II Glossary

Citation: A problem or discrepancy found during a survey of a facility by the Department of Health Services.

Elder abuse: An intentional act, or failure to act, that causes or creates a risk of harm to someone 60 or older. The abuse occurs at the hands of a caregiver or a person the older adult trusts.

Elopement: An event when a resident who is incapable of protecting themselves from harm is able to successfully leave the facility unsupervised and unnoticed and possibly enter into harm’s way.

Health Insurance Portability and Accountability Act of 1996 (HIPAA): Legislation that required the creation of national standards to protect sensitive patient health information from being disclosed without the patient’s consent or knowledge.

Mandated reporter: Nursing assistants and other health care professionals are referred to as mandated reporters because they are required by state law to report suspected neglect or abuse of the elderly, vulnerable adults, and children. As a caregiver, you are required to report any signs or symptoms that are suspicious for abuse or neglect to the nurse.

Neglect: Failure to provide care to oneself or to someone for whom you are enlisted to care.

Nursing care plan: A type of documentation created by registered nurses (RNs) that describes the individualized planning and delivery of nursing care for each specific patient using the nursing process.

Nursing process: A critical thinking model based on a systematic approach to patient-centered care that nurses use to perform clinical reasoning and make clinical judgments when providing patient care. The nursing process is based on the Standards of Professional Nursing Practice established by the American Nurses Association (ANA). The mnemonic ADOPIE is an easy way to remember the ANA Standards and the six components of the nursing process: Assessment, Diagnosis, Outcomes Identification, Planning, Implementation, and Evaluation.[1]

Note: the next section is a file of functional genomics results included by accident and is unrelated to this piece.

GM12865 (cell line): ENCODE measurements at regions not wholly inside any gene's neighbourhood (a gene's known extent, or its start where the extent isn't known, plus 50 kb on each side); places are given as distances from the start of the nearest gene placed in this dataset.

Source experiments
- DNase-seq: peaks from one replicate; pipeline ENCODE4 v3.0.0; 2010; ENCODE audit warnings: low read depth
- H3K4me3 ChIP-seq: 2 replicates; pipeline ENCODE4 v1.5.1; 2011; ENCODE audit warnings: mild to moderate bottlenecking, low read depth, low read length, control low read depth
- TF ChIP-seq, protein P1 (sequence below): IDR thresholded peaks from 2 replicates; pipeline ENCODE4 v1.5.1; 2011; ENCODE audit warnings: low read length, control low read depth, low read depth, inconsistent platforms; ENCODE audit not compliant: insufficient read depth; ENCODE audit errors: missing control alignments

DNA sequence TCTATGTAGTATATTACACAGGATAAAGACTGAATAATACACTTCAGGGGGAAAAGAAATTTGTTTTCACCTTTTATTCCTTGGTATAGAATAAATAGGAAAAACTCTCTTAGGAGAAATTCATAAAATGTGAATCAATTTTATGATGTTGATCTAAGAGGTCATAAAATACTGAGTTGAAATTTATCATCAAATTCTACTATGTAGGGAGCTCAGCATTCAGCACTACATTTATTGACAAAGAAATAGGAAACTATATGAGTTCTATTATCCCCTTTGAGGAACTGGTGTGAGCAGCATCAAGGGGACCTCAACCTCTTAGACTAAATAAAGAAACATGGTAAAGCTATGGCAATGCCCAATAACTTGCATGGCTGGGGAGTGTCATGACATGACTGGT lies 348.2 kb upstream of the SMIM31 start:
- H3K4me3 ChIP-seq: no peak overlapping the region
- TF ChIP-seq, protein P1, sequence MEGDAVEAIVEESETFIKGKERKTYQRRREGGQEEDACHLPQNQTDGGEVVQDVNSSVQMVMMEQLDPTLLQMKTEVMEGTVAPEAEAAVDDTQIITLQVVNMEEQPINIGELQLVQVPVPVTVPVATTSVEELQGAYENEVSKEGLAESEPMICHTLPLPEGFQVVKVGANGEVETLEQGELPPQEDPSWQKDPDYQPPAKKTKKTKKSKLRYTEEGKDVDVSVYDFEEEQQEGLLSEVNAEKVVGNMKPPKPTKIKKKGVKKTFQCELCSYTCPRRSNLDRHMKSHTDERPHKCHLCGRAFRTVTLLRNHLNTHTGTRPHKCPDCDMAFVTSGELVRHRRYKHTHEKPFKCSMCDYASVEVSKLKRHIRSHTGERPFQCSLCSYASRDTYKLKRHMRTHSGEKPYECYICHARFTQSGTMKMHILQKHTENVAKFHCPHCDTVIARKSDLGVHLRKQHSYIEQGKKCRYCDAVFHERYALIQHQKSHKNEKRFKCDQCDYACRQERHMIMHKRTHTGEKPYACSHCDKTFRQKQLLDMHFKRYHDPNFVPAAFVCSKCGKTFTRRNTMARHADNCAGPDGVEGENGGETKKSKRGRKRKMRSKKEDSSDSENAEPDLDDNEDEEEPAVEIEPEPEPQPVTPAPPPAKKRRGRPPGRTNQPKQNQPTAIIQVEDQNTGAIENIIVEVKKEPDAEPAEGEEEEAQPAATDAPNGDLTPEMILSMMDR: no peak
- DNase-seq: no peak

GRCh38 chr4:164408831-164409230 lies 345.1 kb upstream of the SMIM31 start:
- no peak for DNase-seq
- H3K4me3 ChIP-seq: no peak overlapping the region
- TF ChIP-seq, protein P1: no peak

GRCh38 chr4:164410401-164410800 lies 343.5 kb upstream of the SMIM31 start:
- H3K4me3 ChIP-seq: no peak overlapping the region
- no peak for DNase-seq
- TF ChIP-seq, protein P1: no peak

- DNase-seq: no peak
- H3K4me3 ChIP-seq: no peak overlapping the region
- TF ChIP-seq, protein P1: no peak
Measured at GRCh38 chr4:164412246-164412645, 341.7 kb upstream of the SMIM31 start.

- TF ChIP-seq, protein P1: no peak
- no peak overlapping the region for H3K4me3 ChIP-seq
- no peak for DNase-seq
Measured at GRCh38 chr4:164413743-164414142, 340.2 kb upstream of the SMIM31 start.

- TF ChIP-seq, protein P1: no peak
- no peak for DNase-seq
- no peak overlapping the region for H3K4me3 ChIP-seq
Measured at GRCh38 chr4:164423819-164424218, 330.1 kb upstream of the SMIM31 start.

Patient-centered care: A model of health care where an individual’s specific health needs and desired health outcomes are the driving force behind all health care decisions. Patients are partners with the health care team members, and health care professionals treat patients not only from a clinical perspective, but also from an emotional, mental, spiritual, social, and financial perspective.

Resume: A factual presentation of yourself that lists your various skills and accomplishments.

Scope of practice: Services that a trained health professional is deemed competent to perform and permitted to undertake according to the terms of their professional license.[2]

Staffing ratios: The number of patients assigned each shift to nurses and nursing aides.

Survey: An evaluative visit by state Department of Health Services (DHS) employees to observe care provided to residents, watch preparation and serving of food, review resident care plans and facility documentation, interview residents and families, and look at every aspect of the facility. The surveyors are ensuring that each aspect of residents’ physical, emotional, social, and spiritual needs are met.

Vulnerable populations: Patients who are children, older adults, minorities, socially disadvantaged, underinsured, or those with certain medical conditions. Members of vulnerable populations often have health conditions that are exacerbated by unnecessarily inadequate health care.[3]

  1. This work is a derivative of Nursing Fundamentals by Chippewa Valley Technical College and is licensed under CC BY 4.0
  2. This work is a derivative of Nursing Fundamentals by Chippewa Valley Technical College and is licensed under CC BY 4.0
  3. Waisel, D. B. (2013). Vulnerable populations. Current Opinion in Anesthesiology, 26(2), 186-192. https://doi.org/10.1097/aco.0b013e32835e8c17


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Nursing Assistant Copyright © by Chippewa Valley Technical College is licensed under a Creative Commons Attribution 4.0 International License, except where otherwise noted.

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